© DutchAmsterdam.nl — World-famous Erotic theater Casa Rosso, the most prominent landmark in Amsterdam’s Red Light District, will not be forced to close down.
Four other companies that belong to owner Jan Otten, including the iconic Bananabar, will also remain in business. The City of Amsterdam will provide Otten with renewed business licenses — albeit under strict conditions.
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Last year the city announced that it intended to withdraw Casa Rosso’s license as part of a drive to combat the influence of organized crime in Amsterdam‘s downtown area.
The drive is part of an effort to clean up and re-purpose Amsterdam’s city center.
In the Netherlands, permits and business licenses can be withdrawn if and when municipal authorities, aided by investigation under the BIBOB law suspect that the service to be provided is being used — or is likely to be used — for criminal objectives. The law is also intended to prevent funds earned through criminal activity from being passed through the legal economy.
Casa Rosso, which has worldwide become iconic for the Red Light District, was opened in 1969 by Joop de Vries — also known as Joden Jopie (Jewish Jopie) and Zwarte Joop (Black Joop).
He’d made his money by, among other things, running jazz club Casablanca at the Zeedijk, on the outskirts of the Red Light District. In addition, De Vries augmented his income by loaning money to people throughout the district against exorbitant rates. Those who did not pay back on time would run into Zwarte Joop’s friends from various fighting schools.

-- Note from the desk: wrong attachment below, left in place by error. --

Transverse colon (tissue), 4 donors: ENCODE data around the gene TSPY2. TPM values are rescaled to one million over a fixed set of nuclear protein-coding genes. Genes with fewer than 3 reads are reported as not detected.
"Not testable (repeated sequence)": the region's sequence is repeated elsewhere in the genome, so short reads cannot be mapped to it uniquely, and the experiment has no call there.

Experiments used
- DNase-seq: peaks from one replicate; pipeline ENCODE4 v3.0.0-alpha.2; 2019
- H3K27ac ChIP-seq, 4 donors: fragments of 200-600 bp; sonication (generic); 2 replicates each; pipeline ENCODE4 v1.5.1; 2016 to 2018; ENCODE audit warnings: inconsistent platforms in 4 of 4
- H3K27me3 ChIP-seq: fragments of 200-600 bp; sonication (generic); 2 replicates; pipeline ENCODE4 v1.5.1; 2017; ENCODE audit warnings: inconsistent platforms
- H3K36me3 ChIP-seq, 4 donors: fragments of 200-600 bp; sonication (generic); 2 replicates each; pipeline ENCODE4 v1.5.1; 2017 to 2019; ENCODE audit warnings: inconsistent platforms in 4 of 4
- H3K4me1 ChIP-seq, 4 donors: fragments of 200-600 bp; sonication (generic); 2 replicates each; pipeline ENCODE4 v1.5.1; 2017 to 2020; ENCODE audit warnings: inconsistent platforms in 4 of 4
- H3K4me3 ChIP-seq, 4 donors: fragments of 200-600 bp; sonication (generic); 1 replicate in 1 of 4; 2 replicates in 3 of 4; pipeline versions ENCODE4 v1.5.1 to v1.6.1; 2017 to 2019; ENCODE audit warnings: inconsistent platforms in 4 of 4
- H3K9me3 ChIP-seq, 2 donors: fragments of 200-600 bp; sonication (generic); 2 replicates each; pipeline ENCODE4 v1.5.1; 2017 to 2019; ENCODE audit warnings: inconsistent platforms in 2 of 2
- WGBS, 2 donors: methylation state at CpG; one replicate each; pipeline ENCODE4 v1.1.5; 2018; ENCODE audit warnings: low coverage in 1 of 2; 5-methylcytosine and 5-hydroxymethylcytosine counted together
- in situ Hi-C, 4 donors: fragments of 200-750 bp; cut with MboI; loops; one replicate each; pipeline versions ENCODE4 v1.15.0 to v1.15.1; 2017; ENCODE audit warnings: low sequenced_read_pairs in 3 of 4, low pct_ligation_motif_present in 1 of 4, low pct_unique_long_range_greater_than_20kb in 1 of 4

Casa Rosso was the world’s first theater to show live sex on stage — advertised by the company’s touts with a phrase coined by Joop: “Real f*cky f*cky.”
Realizing that tourists formed his main source of income, Joop set out to market Casa Rosso and the neighborhood. He even organized and financed a street cleaning service for the district. Meanwhile a number of hired heavies kept the peace — in part by sweeping the area for drug addicts, pickpockets and brawling British louts.
His approach works. Increasingly tour companies organize walking tours through the Red Light District, and Casa Rosso attracts busloads of tourists from America, England, Germany, Japan and elsewhere. They plonk down 25 Guilders a person for a half hour show.
Amsterdam authorities did not quite know what to think, let alone do, about Joop’s new business — and many people figure the growing stream of tourists may have had something to do with that.
But Amsterdam’s easy-going policies (Gedoogbeleid) attracted the attention from the Italian/American mafia.
Joop befriends gambling big-shot Dino Cellini, and in the mid-seventies opens an illegal casino as well as two gambling halls — financed by the mafia.
It wasn’t until 1982 that authorities took action. Police closed down the illegal casinos Cabala and Club26, while tax authorities investigated Casa Rosso’s finances. A judge convicted him on charges of tax evasion and forgery, and De Vries was ordered to pay 42 million Guilders in back taxes.
Aided by prominent lawyer Max Moskowicz he managed to avoid a prison. Instead he and his girlfriend moved to Switzerland, operating his business emporium from afar.